HC Deb 12 April 1984 vol 58 cc509-10
1. Mr. Andrew F. Bennett

asked the Secretary of State for the Home Department whether he is now able to announce his proposals for new legislation on public order.

The Minister of State, Home Office (Mr. Douglas Hurd)

My right hon. and learned Friend the Home Secretary has not yet completed his review of public order law.

Mr. Bennett

If the Minister were to find a small group of highly motivated trade unionists holding meetings in secret and coming to decisions about which no one else knew on the upholding of Britain's criminal and civil law, would he not rightly be alarmed? Is that not just what the chief constables are doing at the national reporting centre, and is it not time that they were made accountable to the local police committees and to the House?

Mr. Hurd

That matter was exhaustively explored in the debate on Tuesday and it has been made clear that the operations at the national reporting centre are not unprecendented and fall well within the tradition of policing in Britain.

Mr. Baldry

May I ask a question that is more pertinent to the original question on the Order Paper? The Law Commission's report on public order offences deals simply with offences of riot, rout and affray which, by and large, are not used much as a means of preserving public order because most courts are involved with offences under section 5 of the Public Order Act 1963. May I make this request?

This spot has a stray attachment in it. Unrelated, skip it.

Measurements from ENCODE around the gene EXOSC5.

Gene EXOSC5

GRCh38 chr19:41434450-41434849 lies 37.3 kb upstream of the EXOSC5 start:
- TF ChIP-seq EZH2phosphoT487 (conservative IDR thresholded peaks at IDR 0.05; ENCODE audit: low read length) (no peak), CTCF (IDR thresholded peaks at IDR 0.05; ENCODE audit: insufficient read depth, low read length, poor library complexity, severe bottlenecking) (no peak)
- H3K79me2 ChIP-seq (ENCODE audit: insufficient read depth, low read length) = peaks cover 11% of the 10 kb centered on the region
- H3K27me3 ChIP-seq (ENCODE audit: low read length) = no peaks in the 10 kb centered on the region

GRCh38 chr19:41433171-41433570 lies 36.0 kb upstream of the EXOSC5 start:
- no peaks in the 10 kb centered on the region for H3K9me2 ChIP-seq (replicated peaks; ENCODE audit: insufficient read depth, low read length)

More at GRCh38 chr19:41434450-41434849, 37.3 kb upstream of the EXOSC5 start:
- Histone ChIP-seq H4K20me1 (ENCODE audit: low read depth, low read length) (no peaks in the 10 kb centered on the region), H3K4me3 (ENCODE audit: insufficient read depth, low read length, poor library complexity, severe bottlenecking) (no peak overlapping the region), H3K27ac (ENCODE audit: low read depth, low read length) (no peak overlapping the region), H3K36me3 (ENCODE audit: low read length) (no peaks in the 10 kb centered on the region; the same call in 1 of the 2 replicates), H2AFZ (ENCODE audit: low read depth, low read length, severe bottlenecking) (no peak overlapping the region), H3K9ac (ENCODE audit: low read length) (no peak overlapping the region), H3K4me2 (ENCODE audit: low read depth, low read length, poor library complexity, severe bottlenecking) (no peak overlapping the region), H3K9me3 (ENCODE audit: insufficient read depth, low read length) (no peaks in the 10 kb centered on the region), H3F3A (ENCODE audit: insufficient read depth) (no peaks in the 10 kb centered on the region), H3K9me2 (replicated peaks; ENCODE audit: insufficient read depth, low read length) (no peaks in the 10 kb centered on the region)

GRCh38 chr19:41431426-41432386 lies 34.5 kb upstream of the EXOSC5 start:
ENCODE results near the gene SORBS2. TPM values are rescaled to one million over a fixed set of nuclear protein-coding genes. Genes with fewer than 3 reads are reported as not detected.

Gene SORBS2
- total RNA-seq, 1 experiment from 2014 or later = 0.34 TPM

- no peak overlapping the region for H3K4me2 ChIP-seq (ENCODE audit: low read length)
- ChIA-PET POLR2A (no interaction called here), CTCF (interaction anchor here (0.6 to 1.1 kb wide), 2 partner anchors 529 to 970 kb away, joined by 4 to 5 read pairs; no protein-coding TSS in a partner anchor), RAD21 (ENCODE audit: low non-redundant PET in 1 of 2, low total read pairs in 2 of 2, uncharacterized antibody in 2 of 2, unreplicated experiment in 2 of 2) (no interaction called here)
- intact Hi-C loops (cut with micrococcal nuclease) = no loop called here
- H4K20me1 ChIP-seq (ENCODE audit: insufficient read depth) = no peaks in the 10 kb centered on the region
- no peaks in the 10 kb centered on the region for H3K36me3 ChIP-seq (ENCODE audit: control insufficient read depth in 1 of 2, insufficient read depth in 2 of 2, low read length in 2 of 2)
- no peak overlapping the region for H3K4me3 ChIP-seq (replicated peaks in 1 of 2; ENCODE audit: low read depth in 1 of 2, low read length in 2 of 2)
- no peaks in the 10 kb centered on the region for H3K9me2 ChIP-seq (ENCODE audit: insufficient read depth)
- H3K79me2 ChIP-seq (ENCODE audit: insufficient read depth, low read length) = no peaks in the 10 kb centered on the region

Mr. Speaker


Mr. Baldry

Yes, Mr. Speaker. In considering the reform of the law on public order, is it not possible to have a comprehensive reform of the Public Order Act at the same time as the law on riot and the other common law offences?

Mr. Hurd

My hon. Friend is right to draw attention to the Law Commission's report on offences against public order. The report that he mentioned and the review that we are undertaking are parallel but separate. They overlap in some respects.

Mr. Campbell-Savours

Is the use of tens of thousands of policemen in the mining areas a recognition by the Government of a deficiency in industrial relations law, or are they simply too scared to use what they have put on the statute book?

Mr. Hurd

It is a recognition of the situation created by the decision to encourage very large numbers of pickets to operate in circumstances which could, without the police action, amount to intimidation.